FCA exits Renault merger talks
Fiat Chrysler Automobiles says it’s pulled out of merger talks with Renault just a week after submitting a proposal as it blames French politics.
Proposed at the end of May, the €33bn (£29.2bn) deal would have seen a 50/50 merger, creating the world’s third-largest carmaker after Volkswagen and Toyota, and allowing the companies to share development costs on key technology such as electric vehicles and self-driving cars.
In its latest statement, which follows a board meeting, FCA outlined that while it “remains firmly convinced of the compelling, transformational rationale of a proposal that has been widely appreciated since it was submitted”, it had become clear “that the political conditions in France do not currently exist for such a combination to proceed successfully”.
Less than an hour before FCA’s statement, Renault had said that a meeting had seen the board of directors continue reviewing the proposal with interest but that they had been unable to take a decision due to the request by the French Government, which has a 15% stake in Renault, to postpone the vote to a later council.
French Finance Minster Bruno Le Maire acknowledged FCA’s decision to exit the merger talks but said in a statement that the state had worked constructively on the deal with all stakeholders. He added that agreement had been reached on three of the four conditions set by the state for a final agreement but needed to get explicit support from Nissan.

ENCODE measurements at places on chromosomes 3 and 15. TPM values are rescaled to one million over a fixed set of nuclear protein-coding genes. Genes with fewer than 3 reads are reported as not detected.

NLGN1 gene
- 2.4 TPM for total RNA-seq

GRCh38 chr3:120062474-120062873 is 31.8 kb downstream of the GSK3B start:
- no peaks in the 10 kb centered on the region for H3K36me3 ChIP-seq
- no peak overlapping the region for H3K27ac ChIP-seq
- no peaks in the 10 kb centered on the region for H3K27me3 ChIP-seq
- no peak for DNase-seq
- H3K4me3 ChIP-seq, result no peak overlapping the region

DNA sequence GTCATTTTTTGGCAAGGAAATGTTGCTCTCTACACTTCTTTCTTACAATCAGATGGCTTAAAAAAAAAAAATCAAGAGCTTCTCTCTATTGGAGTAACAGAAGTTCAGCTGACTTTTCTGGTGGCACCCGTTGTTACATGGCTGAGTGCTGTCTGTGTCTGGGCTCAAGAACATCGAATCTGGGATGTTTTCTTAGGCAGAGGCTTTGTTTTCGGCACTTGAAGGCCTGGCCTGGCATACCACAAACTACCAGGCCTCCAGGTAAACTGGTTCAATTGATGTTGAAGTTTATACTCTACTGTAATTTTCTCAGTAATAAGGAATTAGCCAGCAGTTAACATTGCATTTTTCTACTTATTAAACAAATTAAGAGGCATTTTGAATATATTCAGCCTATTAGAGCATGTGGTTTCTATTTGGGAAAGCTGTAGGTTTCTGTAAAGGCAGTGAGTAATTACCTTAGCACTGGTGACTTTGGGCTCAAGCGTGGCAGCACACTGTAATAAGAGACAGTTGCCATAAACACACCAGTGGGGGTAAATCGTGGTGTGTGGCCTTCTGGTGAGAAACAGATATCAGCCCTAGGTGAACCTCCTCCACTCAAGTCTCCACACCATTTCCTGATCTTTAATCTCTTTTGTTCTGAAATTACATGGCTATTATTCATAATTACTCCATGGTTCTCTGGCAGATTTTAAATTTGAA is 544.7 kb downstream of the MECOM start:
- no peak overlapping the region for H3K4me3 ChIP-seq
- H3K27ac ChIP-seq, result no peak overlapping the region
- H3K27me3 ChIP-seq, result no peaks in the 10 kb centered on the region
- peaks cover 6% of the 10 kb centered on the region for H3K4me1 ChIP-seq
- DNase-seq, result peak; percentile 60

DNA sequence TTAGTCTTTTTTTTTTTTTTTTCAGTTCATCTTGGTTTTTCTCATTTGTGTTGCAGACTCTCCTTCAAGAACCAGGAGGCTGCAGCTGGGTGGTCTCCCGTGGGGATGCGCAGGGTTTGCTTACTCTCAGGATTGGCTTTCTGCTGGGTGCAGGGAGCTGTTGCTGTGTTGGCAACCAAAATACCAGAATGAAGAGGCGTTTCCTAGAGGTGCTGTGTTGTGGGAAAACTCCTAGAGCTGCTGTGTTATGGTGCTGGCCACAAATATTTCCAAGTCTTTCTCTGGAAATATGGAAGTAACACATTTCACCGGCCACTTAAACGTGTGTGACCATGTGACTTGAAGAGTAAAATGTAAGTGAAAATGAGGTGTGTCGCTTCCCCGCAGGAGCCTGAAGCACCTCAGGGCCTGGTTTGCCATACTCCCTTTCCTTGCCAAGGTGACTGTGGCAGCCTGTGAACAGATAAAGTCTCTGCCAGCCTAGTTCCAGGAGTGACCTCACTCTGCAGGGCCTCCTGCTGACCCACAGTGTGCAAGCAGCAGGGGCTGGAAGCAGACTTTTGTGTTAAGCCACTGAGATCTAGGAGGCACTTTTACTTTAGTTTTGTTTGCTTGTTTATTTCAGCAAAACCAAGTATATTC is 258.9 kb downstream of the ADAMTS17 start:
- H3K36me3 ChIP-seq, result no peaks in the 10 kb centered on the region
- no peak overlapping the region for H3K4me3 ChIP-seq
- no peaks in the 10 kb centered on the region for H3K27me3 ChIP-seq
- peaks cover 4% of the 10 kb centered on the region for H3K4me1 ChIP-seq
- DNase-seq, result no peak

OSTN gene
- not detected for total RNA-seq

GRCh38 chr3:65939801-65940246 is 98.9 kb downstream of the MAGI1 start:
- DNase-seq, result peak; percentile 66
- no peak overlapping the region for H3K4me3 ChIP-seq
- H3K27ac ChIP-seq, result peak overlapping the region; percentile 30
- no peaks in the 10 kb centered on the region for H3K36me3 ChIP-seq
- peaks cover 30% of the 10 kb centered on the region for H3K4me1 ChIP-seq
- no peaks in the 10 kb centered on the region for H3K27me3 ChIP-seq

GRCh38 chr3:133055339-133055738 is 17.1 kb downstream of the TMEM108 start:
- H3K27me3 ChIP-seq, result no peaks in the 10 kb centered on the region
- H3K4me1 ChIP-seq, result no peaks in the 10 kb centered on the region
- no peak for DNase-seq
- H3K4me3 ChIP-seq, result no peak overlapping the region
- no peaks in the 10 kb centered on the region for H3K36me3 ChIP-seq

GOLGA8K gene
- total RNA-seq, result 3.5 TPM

The four conditions included the completion of this operation as part of the alliance between Renault and Nissan; ensuring jobs and industrial sites in France were preserved, establishing balanced governance between Renault and FCA, and the participation of the new group in EV battery initiatives in Germany.
A later statement by Renault expressed its disappointment not to have the opportunity to continue to pursue the proposal, which it said had “compelling industrial logic and great financial merit, and which would result in a European-based global auto powerhouse”.
Announcing the end of the talks, FCA expressed its thanks to Renault, in particular to its chairman and its CEO, and Alliance partners Nissan and Mitsubishi for engaging with the proposal and added: “FCA will continue to deliver on its commitments through the implementation of its independent strategy.”
The proposal to Renault came shortly after FCA tied up with Tesla to circumvent European emissions legislation. Said to have cost FCA around $1bn (£760m), the deal sees FCA includes Tesla’s zero-emission sales into its own figures to avoid paying fines for exceeding new European Union emissions limits. Under EU rules, the average emissions of a manufacturer’s new car fleet in 2021 must be 95g/km or less, compared to 130g/km currently.